All About Ivy Bridge

Written by Clive Webster

October 10, 2011 | 12:12

Tags: #22nm #details #finfet #ivy-bridge #lga1155 #processor-graphics #release-date #specs #transistor #tri-gate

Companies: #intel

More on Ivy Bridge's New Graphics

Now that we’ve seen how work flows into an Ivy Bridge Processor Graphic unit, we can focus on what actually happens to it.

The Slice Common can be viewed as a hub for a stream processor cluster, as it has some centralised resources, such as a rasteriser unit, and a new Level 3 cache. This is a separate, dedicated unit of the Level 3 cache that the execution cores and the Processor Graphics share. ‘In Sandy bridge we were going to put an L3 in, but we didn't do it because we couldn’t find any real performance reason to do it,’ explained Piazza, ‘The most significant thing about the L3 cache is suppressing cycles out to the Ring [bus memory controller] and also raising your bar on performance per watt. Media applications also get a benefit from it – there are a lot of things in media that just hit the L3 cache.

The Slice Common and one attendant Slice

The Slice Common and one attendant Slice


Interestingly, Piazza also told us that ‘can put down many sub-slices around a Slice Common, and we can put down lots of Slice Commons ultimately over time, with slices for further scale-ups.’ The Slice Common also incorporates at least the Z-complex, stencil complex, stencil back-end units.

Slices are the stream processor clusters that are arrayed around the Slice Commons. The rate of progress that Intel’s making was clear when Piazza told us that, ‘you cannot count our shader number and ask what does that mean,’ by which he means that the features and capabilities of the stream processors are evolving significantly from one design to the next.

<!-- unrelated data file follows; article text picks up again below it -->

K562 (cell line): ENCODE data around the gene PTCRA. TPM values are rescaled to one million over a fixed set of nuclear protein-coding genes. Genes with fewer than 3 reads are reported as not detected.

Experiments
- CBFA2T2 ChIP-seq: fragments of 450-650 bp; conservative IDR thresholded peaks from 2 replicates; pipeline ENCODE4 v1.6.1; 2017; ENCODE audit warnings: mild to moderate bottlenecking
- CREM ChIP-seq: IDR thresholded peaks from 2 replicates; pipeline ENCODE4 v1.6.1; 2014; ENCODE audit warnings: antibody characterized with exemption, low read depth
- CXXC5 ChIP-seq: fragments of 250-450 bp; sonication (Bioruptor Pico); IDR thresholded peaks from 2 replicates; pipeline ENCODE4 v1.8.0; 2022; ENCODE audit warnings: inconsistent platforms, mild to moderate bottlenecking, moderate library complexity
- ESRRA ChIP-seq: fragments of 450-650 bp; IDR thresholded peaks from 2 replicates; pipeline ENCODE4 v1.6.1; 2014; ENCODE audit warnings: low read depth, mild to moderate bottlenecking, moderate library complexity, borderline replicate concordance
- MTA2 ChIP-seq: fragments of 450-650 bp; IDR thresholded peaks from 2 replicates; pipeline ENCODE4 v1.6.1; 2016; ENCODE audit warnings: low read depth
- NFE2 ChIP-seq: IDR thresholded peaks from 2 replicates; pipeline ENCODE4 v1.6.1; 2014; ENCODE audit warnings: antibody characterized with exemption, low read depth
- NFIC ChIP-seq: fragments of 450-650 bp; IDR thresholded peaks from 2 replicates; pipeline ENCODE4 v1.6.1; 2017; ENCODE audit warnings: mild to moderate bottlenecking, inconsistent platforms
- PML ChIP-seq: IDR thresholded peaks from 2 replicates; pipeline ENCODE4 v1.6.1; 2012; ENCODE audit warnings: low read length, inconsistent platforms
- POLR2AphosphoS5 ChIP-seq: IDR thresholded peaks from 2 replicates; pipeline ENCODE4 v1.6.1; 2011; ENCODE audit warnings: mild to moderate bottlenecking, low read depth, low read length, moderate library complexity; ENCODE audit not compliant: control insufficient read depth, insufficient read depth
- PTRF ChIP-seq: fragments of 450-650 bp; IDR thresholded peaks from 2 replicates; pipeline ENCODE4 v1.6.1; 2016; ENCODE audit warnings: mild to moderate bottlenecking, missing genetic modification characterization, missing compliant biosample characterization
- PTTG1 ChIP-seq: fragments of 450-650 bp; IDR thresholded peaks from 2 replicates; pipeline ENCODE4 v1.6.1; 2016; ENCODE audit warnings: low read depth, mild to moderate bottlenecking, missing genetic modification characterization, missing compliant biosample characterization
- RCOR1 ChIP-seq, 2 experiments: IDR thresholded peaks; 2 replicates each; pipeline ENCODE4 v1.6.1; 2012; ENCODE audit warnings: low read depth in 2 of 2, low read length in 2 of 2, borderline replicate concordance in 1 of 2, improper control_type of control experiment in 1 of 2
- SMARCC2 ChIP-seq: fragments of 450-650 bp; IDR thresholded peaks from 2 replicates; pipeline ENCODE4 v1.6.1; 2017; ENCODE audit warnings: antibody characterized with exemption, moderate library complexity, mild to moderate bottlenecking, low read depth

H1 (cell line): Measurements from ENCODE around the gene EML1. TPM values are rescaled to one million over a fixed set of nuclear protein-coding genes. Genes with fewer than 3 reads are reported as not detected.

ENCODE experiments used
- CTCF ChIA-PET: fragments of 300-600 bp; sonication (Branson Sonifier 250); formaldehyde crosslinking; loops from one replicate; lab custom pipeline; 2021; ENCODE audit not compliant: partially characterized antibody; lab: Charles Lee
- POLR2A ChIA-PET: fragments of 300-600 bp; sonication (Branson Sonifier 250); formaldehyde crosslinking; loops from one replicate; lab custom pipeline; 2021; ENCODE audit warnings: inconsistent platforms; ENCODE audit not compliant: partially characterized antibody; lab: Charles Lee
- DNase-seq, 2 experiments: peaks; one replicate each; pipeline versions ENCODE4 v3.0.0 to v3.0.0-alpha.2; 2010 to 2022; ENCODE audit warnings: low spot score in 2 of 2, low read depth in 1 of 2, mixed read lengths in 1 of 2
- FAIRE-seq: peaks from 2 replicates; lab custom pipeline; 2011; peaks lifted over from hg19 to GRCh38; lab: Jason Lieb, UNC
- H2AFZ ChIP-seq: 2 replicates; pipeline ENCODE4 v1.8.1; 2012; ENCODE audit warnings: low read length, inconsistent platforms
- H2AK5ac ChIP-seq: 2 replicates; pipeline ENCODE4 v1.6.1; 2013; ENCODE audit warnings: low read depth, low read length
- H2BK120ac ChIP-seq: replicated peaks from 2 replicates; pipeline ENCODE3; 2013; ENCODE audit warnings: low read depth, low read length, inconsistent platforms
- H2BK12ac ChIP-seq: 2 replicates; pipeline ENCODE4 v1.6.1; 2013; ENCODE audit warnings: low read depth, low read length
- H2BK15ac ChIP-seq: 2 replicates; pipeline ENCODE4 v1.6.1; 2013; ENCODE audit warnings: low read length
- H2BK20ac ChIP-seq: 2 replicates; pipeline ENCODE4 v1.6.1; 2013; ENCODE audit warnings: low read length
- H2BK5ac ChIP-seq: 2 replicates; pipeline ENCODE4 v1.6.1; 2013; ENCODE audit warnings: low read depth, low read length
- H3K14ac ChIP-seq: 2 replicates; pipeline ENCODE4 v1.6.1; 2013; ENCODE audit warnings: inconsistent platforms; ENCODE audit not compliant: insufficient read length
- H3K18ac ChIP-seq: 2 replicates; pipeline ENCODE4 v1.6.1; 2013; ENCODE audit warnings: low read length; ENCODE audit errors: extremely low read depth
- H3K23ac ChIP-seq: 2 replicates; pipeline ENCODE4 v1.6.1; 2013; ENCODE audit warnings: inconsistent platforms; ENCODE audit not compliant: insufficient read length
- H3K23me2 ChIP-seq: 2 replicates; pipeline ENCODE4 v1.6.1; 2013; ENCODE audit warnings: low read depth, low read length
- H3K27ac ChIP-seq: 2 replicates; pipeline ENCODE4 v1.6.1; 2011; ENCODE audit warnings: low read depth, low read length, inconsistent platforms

This always happens when updating stream processor design – it’s the reason why an AMD Radeon HD 6970 2GB has 1,536 stream processors, while a previous-generation Radeon HD 5870 1GB has 1,600 stream processors – the
A less conceptual view of Ivy Bridge's Processor Graphics unit

A less conceptual view of Ivy Bridge's
Processor Graphics unit

units in the HD 6970 2GB are more capable, even if they’re also less numerous.

The major update is the co-issue of FMAs (as described on page 4). It’s mainly because this performance optimisation relies on many threads to attempt to co-issue that resulted in Intel increasing the thread count in the thread manager. That, and just stuffing more work into the GPU per clock.

As well as the stream processors and attendant texture units, ‘there’s something called a media sampler,’ said Piazza, ‘so a lot of the post processing you do with media will talk to that – there are a lot of interesting filters that we use beyond 3D for that sampler.

Piazza also revealed that Intel was comfortable with a 4-wide vector-based stream processor that’s quad-pumped. ‘If you take a look at tessellated workloads,' he says, 'it’s very, very convenient to have narrow engines rather than wider engines – wider engines sound more efficient, but they’re actually not.

Piazza revealed that if the stream processor was dealing with a triangle with fewer than 16 pixels, it could step down to dual-pumping for extra speed.

We expect there to be two flavours of Ivy Bridge Processor Graphics, as Piazza talked about GT1 and GT2 graphics units on both Sandy Bridge and Ivy Bridge. He said that the basic GT1 unit of Ivy Bridge will have the same amount of samplers as the GT2 unit of Sandy Bridge, and that ‘when we do a GT2, you get twice the samplers’. We think this means that the basic Ivy Bridge graphics unit will have 12 stream processors (though with twice the FMA performance and all the other performance enhancements), while the GT2 model will have 24.

We should also mention that as the entire Ivy Bridge die is made of 22nm 3D transistors, the same predictions on performance and power apply. That is, you either get a huge performance boost for the same power draw, a huge power saving for the same level of performance, or something in between. We expect Intel to ramp up the frequency of the Ivy Bridge Processor Graphics compared to the Sandy Bridge unit, thus adding more performance.
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